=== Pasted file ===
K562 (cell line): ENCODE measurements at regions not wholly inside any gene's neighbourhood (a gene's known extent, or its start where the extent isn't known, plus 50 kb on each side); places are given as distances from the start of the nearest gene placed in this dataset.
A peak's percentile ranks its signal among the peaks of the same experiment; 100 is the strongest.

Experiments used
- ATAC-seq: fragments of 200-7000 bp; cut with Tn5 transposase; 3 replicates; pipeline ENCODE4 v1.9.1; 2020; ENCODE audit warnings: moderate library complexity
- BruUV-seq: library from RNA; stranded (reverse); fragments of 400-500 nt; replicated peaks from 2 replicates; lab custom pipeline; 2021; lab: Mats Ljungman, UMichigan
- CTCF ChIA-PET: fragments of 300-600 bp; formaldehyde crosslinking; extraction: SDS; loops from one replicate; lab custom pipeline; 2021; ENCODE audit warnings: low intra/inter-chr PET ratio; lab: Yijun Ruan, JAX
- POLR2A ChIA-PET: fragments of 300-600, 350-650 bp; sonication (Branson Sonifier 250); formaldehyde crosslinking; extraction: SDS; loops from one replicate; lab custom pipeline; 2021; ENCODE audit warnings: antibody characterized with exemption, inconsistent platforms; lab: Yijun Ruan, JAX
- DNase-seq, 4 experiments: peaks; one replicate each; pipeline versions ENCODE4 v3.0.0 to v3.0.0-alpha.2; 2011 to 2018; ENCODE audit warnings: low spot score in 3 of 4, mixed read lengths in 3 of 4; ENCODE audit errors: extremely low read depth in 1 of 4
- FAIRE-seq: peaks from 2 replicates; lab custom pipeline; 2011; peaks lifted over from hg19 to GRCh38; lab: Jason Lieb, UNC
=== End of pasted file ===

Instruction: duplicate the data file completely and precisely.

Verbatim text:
K562 (cell line): ENCODE measurements at regions not wholly inside any gene's neighbourhood (a gene's known extent, or its start where the extent isn't known, plus 50 kb on each side); places are given as distances from the start of the nearest gene placed in this dataset.
A peak's percentile ranks its signal among the peaks of the same experiment; 100 is the strongest.

Experiments used
- ATAC-seq: fragments of 200-7000 bp; cut with Tn5 transposase; 3 replicates; pipeline ENCODE4 v1.9.1; 2020; ENCODE audit warnings: moderate library complexity
- BruUV-seq: library from RNA; stranded (reverse); fragments of 400-500 nt; replicated peaks from 2 replicates; lab custom pipeline; 2021; lab: Mats Ljungman, UMichigan
- CTCF ChIA-PET: fragments of 300-600 bp; formaldehyde crosslinking; extraction: SDS; loops from one replicate; lab custom pipeline; 2021; ENCODE audit warnings: low intra/inter-chr PET ratio; lab: Yijun Ruan, JAX
- POLR2A ChIA-PET: fragments of 300-600, 350-650 bp; sonication (Branson Sonifier 250); formaldehyde crosslinking; extraction: SDS; loops from one replicate; lab custom pipeline; 2021; ENCODE audit warnings: antibody characterized with exemption, inconsistent platforms; lab: Yijun Ruan, JAX
- DNase-seq, 4 experiments: peaks; one replicate each; pipeline versions ENCODE4 v3.0.0 to v3.0.0-alpha.2; 2011 to 2018; ENCODE audit warnings: low spot score in 3 of 4, mixed read lengths in 3 of 4; ENCODE audit errors: extremely low read depth in 1 of 4
- FAIRE-seq: peaks from 2 replicates; lab custom pipeline; 2011; peaks lifted over from hg19 to GRCh38; lab: Jason Lieb, UNC